The Donald Trump phenomenon continues unabated as the Republican candidate continues to steamroll his way to double-digit victories in delegate-rich Super Tuesday primaries.
Polls show Trump ahead by a 2-1 margin in Massachusetts over the leading GOP candidates and Democrat Hillary Clinton with an 8-point lead over Bernie Sanders, according to the latest Suffolk University Research Center poll.
Trump and Clinton are hoping to solidify their spots as clear front-runners for their party’s nominations.
Boston College Assistant Political Science Professor David Hopkins says Trump’s strategy and success is unprecedented. He says the results have been a big surprise to political scientists.
“Trump has shown strength in many states such as New Hampshire, Nevada, South Carolina and now he’s poised to win Massachusetts, as well,” Hopkins said.
Hopkins, who co-authored the book “Presidential Elections: Strategies and Structures of American Politics," says Trump has managed to emphasize his prominent position in the media and he’s effectively cultivated attention and maintained Republican support.
Hopkins says Trump’s message resonates with Republican voters, most of whom are attracted to his stance as outsider and a man who promises action rather than talk.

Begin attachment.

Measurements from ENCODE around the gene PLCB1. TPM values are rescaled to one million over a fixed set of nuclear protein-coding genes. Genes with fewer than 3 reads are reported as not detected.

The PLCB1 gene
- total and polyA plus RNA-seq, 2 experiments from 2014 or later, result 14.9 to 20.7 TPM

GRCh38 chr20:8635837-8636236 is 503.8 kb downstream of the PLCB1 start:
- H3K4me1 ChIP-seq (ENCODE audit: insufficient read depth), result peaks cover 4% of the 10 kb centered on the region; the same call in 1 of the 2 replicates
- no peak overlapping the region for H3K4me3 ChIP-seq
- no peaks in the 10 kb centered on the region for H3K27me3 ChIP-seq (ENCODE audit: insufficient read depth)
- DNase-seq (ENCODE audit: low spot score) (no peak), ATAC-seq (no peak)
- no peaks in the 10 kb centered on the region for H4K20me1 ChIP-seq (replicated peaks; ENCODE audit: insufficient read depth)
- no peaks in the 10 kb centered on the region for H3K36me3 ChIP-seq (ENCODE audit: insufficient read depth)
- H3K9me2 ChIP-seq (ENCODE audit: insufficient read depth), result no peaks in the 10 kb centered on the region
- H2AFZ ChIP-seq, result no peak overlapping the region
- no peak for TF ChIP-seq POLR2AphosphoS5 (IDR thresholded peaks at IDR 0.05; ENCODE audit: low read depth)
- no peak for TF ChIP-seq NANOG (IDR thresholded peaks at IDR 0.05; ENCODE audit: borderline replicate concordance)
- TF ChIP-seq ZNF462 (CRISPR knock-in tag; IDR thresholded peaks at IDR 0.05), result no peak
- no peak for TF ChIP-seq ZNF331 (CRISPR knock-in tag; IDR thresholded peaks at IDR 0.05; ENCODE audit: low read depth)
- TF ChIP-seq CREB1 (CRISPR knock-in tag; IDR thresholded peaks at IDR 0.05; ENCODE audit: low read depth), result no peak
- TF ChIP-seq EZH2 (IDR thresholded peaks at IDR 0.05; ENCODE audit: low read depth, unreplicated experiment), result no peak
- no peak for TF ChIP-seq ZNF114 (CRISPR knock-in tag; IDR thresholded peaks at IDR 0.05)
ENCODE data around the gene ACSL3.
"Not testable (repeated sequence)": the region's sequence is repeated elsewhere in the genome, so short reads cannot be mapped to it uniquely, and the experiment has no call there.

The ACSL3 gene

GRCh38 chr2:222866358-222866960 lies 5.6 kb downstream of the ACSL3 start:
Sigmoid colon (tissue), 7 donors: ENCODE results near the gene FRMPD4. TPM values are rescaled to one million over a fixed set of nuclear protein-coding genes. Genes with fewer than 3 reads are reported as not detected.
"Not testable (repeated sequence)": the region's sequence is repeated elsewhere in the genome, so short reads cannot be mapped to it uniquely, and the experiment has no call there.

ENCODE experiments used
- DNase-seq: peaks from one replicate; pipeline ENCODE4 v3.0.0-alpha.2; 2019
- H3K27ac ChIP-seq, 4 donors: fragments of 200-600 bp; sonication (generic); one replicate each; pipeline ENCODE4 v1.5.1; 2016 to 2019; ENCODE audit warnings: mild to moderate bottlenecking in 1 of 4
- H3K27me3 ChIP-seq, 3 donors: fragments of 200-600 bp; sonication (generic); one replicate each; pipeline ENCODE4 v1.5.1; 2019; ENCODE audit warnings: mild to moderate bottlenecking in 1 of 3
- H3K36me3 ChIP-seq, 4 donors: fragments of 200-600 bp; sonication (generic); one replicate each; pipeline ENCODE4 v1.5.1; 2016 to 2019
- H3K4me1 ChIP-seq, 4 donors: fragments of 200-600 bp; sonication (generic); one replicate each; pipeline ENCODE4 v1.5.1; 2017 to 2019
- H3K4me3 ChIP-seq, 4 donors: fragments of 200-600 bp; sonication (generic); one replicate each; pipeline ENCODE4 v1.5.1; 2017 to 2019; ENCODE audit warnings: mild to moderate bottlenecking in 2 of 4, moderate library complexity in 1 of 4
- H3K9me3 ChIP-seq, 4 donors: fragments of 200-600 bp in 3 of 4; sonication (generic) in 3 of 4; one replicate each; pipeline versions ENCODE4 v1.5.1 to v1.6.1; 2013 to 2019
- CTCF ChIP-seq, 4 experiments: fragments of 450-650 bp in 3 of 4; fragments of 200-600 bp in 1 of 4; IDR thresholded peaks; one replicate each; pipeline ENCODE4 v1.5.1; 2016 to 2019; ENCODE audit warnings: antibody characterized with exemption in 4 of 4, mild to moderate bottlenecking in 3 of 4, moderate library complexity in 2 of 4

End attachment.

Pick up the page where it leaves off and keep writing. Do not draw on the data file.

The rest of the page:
Hopkins told WGBH Morning Edition host Bob Seay it’s possible that if none of the other candidates drop out and Trump doesn’t garner enough delegates, it could result in a crisis or a brokered convention, but he says that’s an unlikely scenario.
"Most likely Trump will end up with a majority of of the delegates, and there wouldn’t be much for them to do at the convention," Hopkins said. "You may see a division within the traditional leadership of the republican party, if Trump is nominated, but some will make their peace with a Trump nomination and others will distance themselves.”
He says after this week "as the race starts to narrow down to a couple of candidates, it would be difficult to deny Trump a majority of delegates and he might be hard to stop.”
On the Democratic side, Hopkins says Sanders impact as a nonestablishment candidate is waning.
“It’s been hard for Sanders to break through in South Carolina, and harder among nonwhite component of the democratic electoral base,” Hopkins said. "It’s looks like Sanders is going to end up on the short end of the delegate count after today (Tuesday.)”
To listen to the extended interview with Hopkins, click on the audio file above.